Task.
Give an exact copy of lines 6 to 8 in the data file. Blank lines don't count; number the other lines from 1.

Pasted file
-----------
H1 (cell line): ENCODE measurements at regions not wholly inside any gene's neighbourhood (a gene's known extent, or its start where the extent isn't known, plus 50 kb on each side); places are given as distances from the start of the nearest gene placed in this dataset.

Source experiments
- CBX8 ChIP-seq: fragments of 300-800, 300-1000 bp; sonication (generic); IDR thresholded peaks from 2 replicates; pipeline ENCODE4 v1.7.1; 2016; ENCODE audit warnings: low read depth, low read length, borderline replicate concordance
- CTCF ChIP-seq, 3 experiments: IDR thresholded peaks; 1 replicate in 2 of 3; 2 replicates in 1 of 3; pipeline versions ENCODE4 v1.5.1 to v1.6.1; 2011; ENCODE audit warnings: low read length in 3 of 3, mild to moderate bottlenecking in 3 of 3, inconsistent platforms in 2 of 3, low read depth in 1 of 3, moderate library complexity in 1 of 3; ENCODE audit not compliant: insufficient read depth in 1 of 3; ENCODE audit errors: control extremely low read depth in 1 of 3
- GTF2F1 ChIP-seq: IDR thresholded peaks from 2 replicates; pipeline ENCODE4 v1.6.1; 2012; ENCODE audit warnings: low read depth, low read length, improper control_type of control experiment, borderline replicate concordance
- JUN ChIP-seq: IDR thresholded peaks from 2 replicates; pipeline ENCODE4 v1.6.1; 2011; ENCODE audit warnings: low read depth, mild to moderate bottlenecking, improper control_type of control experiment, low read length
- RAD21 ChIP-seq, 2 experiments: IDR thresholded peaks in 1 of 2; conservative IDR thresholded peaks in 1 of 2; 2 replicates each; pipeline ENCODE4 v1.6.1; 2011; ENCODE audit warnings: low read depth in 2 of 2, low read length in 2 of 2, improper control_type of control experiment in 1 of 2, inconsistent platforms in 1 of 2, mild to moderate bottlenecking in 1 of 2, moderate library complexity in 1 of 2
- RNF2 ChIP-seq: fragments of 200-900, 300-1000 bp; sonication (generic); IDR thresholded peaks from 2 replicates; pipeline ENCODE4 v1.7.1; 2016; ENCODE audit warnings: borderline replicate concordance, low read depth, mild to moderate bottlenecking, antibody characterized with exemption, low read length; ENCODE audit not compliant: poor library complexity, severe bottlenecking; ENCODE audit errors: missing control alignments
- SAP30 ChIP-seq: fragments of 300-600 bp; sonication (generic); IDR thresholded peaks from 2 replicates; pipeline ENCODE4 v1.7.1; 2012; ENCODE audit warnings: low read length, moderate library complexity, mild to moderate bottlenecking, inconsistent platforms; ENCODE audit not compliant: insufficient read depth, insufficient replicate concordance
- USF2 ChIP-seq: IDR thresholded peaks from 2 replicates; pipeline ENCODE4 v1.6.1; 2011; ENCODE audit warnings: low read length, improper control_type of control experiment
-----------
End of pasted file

- JUN ChIP-seq: IDR thresholded peaks from 2 replicates; pipeline ENCODE4 v1.6.1; 2011; ENCODE audit warnings: low read depth, mild to moderate bottlenecking, improper control_type of control experiment, low read length
- RAD21 ChIP-seq, 2 experiments: IDR thresholded peaks in 1 of 2; conservative IDR thresholded peaks in 1 of 2; 2 replicates each; pipeline ENCODE4 v1.6.1; 2011; ENCODE audit warnings: low read depth in 2 of 2, low read length in 2 of 2, improper control_type of control experiment in 1 of 2, inconsistent platforms in 1 of 2, mild to moderate bottlenecking in 1 of 2, moderate library complexity in 1 of 2
- RNF2 ChIP-seq: fragments of 200-900, 300-1000 bp; sonication (generic); IDR thresholded peaks from 2 replicates; pipeline ENCODE4 v1.7.1; 2016; ENCODE audit warnings: borderline replicate concordance, low read depth, mild to moderate bottlenecking, antibody characterized with exemption, low read length; ENCODE audit not compliant: poor library complexity, severe bottlenecking; ENCODE audit errors: missing control alignments